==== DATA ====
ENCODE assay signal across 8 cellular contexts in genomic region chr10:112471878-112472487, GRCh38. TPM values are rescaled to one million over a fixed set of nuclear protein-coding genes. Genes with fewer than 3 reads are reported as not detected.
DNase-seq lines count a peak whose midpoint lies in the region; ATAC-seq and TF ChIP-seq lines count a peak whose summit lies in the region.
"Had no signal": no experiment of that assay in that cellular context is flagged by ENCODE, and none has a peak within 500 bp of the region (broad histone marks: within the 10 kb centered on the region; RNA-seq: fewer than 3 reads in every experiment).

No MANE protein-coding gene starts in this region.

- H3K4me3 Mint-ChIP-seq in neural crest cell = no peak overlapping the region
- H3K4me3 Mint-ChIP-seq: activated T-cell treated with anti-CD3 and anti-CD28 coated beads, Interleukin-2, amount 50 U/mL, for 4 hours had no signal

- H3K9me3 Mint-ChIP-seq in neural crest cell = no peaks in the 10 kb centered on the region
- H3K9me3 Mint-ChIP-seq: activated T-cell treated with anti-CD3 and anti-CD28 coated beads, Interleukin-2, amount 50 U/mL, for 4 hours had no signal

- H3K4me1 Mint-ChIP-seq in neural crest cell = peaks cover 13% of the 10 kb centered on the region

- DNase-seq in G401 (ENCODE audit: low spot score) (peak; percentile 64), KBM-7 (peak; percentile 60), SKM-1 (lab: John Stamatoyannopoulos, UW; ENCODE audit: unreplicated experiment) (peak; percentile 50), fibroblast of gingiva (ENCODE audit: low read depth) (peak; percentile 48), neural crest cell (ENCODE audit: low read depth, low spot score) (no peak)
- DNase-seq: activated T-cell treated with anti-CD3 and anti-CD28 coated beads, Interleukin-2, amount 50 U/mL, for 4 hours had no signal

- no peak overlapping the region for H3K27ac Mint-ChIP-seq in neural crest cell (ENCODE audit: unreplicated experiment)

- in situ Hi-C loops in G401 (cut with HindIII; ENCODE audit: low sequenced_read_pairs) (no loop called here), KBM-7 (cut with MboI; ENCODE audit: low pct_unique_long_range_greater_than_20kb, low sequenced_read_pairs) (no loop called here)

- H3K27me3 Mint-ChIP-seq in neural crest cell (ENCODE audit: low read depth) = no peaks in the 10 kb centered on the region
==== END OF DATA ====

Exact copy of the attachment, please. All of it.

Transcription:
ENCODE assay signal across 8 cellular contexts in genomic region chr10:112471878-112472487, GRCh38. TPM values are rescaled to one million over a fixed set of nuclear protein-coding genes. Genes with fewer than 3 reads are reported as not detected.
DNase-seq lines count a peak whose midpoint lies in the region; ATAC-seq and TF ChIP-seq lines count a peak whose summit lies in the region.
"Had no signal": no experiment of that assay in that cellular context is flagged by ENCODE, and none has a peak within 500 bp of the region (broad histone marks: within the 10 kb centered on the region; RNA-seq: fewer than 3 reads in every experiment).

No MANE protein-coding gene starts in this region.

- H3K4me3 Mint-ChIP-seq in neural crest cell = no peak overlapping the region
- H3K4me3 Mint-ChIP-seq: activated T-cell treated with anti-CD3 and anti-CD28 coated beads, Interleukin-2, amount 50 U/mL, for 4 hours had no signal

- H3K9me3 Mint-ChIP-seq in neural crest cell = no peaks in the 10 kb centered on the region
- H3K9me3 Mint-ChIP-seq: activated T-cell treated with anti-CD3 and anti-CD28 coated beads, Interleukin-2, amount 50 U/mL, for 4 hours had no signal

- H3K4me1 Mint-ChIP-seq in neural crest cell = peaks cover 13% of the 10 kb centered on the region

- DNase-seq in G401 (ENCODE audit: low spot score) (peak; percentile 64), KBM-7 (peak; percentile 60), SKM-1 (lab: John Stamatoyannopoulos, UW; ENCODE audit: unreplicated experiment) (peak; percentile 50), fibroblast of gingiva (ENCODE audit: low read depth) (peak; percentile 48), neural crest cell (ENCODE audit: low read depth, low spot score) (no peak)
- DNase-seq: activated T-cell treated with anti-CD3 and anti-CD28 coated beads, Interleukin-2, amount 50 U/mL, for 4 hours had no signal

- no peak overlapping the region for H3K27ac Mint-ChIP-seq in neural crest cell (ENCODE audit: unreplicated experiment)

- in situ Hi-C loops in G401 (cut with HindIII; ENCODE audit: low sequenced_read_pairs) (no loop called here), KBM-7 (cut with MboI; ENCODE audit: low pct_unique_long_range_greater_than_20kb, low sequenced_read_pairs) (no loop called here)

- H3K27me3 Mint-ChIP-seq in neural crest cell (ENCODE audit: low read depth) = no peaks in the 10 kb centered on the region